The Cost of Peace
IT should come as a shock to no one that United Nations peacekeeping operations are expensive. And it's no surprise, either, that the world's wealthiest and most militarily powerful country, the United States, should be taking on a major part of the financial burden.
But questions are being raised as bills for such large undertakings as the UN force in Yugoslavia and the comprehensive peace plan for Cambodia come due. Cambodia alone will cost at least $2 billion to support 22,000 blue-helmeted troops and set up an interim administration for the country. Can a US struggling to emerge from recession afford to pay its normal 30 percent of peacekeeping costs? Is it a good use of taxpayers' money?
President Bush has asked Congress for $810 million in peacekeeping funds for the next fiscal year. That's up from $107 million this year, and it reflects the mounting obligations. Some members of Congress point out that the political climate is hardly conducive to any large "foreign aid" expenses.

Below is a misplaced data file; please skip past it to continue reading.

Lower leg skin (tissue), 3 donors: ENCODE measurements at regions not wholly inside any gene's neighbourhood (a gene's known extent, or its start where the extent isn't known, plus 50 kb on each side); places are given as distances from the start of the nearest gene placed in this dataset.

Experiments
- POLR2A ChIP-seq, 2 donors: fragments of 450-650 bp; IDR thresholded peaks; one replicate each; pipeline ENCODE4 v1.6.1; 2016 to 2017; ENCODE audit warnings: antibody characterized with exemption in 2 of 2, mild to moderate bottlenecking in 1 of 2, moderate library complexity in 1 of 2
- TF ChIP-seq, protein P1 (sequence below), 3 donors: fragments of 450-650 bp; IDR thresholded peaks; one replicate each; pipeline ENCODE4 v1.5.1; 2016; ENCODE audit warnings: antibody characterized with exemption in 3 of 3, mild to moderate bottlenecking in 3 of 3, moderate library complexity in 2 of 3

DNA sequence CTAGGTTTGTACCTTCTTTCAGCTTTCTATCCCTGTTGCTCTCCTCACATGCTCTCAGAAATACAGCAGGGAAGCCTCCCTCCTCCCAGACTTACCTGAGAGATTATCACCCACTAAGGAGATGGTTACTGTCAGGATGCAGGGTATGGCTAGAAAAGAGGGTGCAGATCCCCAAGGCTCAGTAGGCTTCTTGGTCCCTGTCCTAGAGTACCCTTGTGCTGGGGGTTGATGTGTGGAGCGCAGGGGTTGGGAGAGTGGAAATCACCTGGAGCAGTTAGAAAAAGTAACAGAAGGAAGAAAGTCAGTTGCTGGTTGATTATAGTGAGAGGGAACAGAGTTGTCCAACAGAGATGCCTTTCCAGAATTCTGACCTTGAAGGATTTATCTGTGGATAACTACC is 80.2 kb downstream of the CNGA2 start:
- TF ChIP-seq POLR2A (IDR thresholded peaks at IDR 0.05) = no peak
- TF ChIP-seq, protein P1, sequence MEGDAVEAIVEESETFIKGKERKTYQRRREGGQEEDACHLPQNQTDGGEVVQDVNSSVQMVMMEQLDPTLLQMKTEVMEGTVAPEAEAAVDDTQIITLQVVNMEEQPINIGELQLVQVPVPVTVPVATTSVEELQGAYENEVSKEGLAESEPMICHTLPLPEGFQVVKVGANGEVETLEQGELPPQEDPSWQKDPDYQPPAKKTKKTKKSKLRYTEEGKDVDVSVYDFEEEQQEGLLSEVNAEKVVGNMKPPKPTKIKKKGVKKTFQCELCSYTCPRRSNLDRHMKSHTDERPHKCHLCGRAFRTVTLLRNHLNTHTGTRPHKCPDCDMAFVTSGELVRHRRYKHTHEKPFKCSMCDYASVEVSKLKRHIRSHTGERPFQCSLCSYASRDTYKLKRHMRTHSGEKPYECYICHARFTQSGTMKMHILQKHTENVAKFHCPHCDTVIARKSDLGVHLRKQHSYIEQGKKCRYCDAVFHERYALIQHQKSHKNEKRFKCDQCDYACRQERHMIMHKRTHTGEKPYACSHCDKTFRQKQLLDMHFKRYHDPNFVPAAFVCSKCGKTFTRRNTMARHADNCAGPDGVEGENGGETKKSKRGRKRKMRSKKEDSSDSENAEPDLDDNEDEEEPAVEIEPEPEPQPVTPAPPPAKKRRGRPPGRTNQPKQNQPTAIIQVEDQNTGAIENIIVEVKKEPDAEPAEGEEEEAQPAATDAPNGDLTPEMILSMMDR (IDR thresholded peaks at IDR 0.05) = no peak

That line of thinking, however, seems to imply that a convincing case can't be made to the American public for UN peacekeeping operations. In fact, the arguments for active US participation in such operations, including substantial funding, are overwhelming: the avoidance of escalating conflict that could entangle the US, the pacifying of regions so that commerce and trade can revive, the lessening of refugee flows and human tragedy.
Americans can respond to these arguments, and politicians shouldn't hesitate to make them for fear of being attacked by nouveau "America Firsters."
Honest assessment of how much funding the US can provide - and how much more money should come from other wealthy nations such as Japan and Germany - has to take place. And it is. The UN is asking Japan to pay as much as $1 billion for the Cambodian peace plan.
A different debate is sparked by recent reports of the Pentagon's long-range strategy to assure that the US remains the sole superpower in years ahead, with the ability to patrol the whole globe. Can you spend $1.2 trillion on your own military over the next five years while taking on a growing share of the UN's collective peacekeeping?
The answer to that question should not be continued default on UN bills. Stronger means of collective security may be the best defense investment the US can make. In fact, that investment belongs in the defense budget - free from the vagaries of foreign-aid spending.